After years of false starts, the Web is ready to take off as a delivery vehicle for 3-D graphics, and this time it appears that Mac users won’t be left behind. Several companies have unveiled Web-based 3-D technologies that support the Macat least for playbackand the long wait for a usable Mac Virtual Reality Modeling Language (VRML) browser seems to be over. Meanwhile, Sun Microsystems and the nonprofit Web3D Consortium are hard at work on the next generation of 3-D Web standards, respectively Java3D and X3D.
Most of the recent Web 3-D action happened at Siggraph 99, the huge computer-graphics trade show held August 8 to 13 in Los Angeles. There, a little-known organization called Zap Technologies (
) demonstrated a free VRML-HTML browser called Twirl. Zap, which describes itself as a pro bono software developer, is making the browser available on an open-source basis, allowing other developers to add modifications. Previously, the only VRML browser for the Mac was a buggy version of Cosmo Player that worked with older versions of Netscape Navigator. VRML is the reigning standard for 3-D content on the Web.
Other VRML browsers for the Mac could be in the works. Blaxxun Interactive (415/437-6160,
), through the Web3D Consortium, is making its VRML browser available under an open-source arrangement. As with Twirl, other developers are now free to create their own versions of the software.
Waiting in the wings is X3D, the successor to VRML. Essentially a hybrid of VRML and Extensible Markup Language, X3D will be backward-compatible with VRML, meaning you’ll be able to view VRML content with X3D-enabled browsers. The Web3D Consortium, which is responsible for developing the standard, expects that the first X3D applications will ship in the first half of next year.
Built in Java
Sun expects to play a role with Java3D, an extension of the Java language that supports 3-D modeling and rendering. Currently, Java3D is available only for Windows and Unix systems, but Sun says a Mac version is in the works.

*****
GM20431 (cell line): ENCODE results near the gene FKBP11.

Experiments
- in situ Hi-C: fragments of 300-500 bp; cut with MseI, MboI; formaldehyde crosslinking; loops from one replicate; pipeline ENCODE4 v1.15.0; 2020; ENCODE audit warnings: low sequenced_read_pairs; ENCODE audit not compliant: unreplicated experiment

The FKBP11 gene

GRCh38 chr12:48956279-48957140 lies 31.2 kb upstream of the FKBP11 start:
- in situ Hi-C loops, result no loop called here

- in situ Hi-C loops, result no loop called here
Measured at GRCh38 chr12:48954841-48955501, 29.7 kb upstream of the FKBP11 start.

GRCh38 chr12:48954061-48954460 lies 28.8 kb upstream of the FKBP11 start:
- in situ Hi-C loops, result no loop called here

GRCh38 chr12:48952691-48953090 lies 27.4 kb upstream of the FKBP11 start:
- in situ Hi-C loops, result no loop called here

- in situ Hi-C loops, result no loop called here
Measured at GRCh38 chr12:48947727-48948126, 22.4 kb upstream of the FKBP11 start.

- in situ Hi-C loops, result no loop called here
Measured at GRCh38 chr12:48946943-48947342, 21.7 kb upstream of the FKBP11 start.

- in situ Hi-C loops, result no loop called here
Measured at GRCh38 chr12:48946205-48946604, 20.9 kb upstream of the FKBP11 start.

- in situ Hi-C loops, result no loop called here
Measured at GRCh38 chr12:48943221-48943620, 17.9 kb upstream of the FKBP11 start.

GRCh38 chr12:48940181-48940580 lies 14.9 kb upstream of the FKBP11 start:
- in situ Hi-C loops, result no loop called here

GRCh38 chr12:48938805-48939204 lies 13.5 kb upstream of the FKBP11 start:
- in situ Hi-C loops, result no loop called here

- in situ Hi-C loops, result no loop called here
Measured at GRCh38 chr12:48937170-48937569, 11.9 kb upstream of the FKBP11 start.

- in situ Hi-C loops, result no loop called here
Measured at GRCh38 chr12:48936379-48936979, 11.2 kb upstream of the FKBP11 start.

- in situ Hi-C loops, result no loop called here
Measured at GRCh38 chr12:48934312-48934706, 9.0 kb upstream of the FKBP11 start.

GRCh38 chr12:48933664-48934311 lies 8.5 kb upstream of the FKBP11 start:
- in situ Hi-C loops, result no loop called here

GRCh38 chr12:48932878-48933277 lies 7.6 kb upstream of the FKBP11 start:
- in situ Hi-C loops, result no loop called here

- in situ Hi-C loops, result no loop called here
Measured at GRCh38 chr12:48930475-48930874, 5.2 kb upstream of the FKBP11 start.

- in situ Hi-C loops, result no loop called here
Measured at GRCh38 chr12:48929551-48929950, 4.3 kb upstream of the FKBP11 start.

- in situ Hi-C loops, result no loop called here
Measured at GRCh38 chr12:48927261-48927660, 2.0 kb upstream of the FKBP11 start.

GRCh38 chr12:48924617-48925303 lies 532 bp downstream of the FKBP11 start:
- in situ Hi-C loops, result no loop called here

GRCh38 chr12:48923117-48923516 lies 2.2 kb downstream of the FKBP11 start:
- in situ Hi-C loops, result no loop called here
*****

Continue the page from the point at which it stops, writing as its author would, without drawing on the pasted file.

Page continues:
The Java developer sees Java3D as a complement to X3D. Java3D applications will be able to read and write X3D files, and Sun says Java3D will offer interactive functions not available in X3D.
Some companies are using current versions of Java to generate 3-D content for the Web. For example, Shout Interactive (415/641-1121,
) has developed a Java-based 3-D renderer that runs on any Java-capable computer. Blaxxun’s Blaxxun3D is a Java applet that supports some features in VRML. The advantage is that you can view 3-D content on any Java-capable computer without downloading a plug-in.
Other companies are pushing proprietary 3-D technologies that require a plug-in download. The best known is MetaCreations (805/566-6200,
), which has finally released the long-awaited Mac version of its MetaStream browser plug-in; the PC version has been available for more than a year. You can create MetaStream content by using a Save As option in Bryce 4, Poser 4, and other MetaCreations programs.
The Swedish company Cycore Computers (
) offers Mac playback software for its Cult3D Web technology, but you’ll need Windows software to generate the content. Hypercosm (608/821-0500,
) has introduced a 3-D-graphics-programming language called OMAR (Object-oriented Modeling and Rendering), along with Hypercosm Studio, an application-development environment. Mac users can view Hypercosm content using the Hypercosm3D Player. The authoring software currently works only with Windows, but the company says that it plans to release a Mac version next year.
Hypercosm claims that its technology has an advantage over MetaStream and Cult3D, because the language allows you to define the function of objects as well as their geometry. For example, you can create a 3-D clock that works as a real timepiece. The content is very compact: at Siggraph 99, Hypercosm demonstrated an online air-hockey game that consumes about 14K of file space.
Another company, Web developer Pulse Entertainment (415/348-4000,
), has created a Web 3-D technology for its own projects, which include a digital version of comedian Jay Leno created for NBC’s Web site. Pulse offers a 200K browser plug-in for the Macintosh and Windows.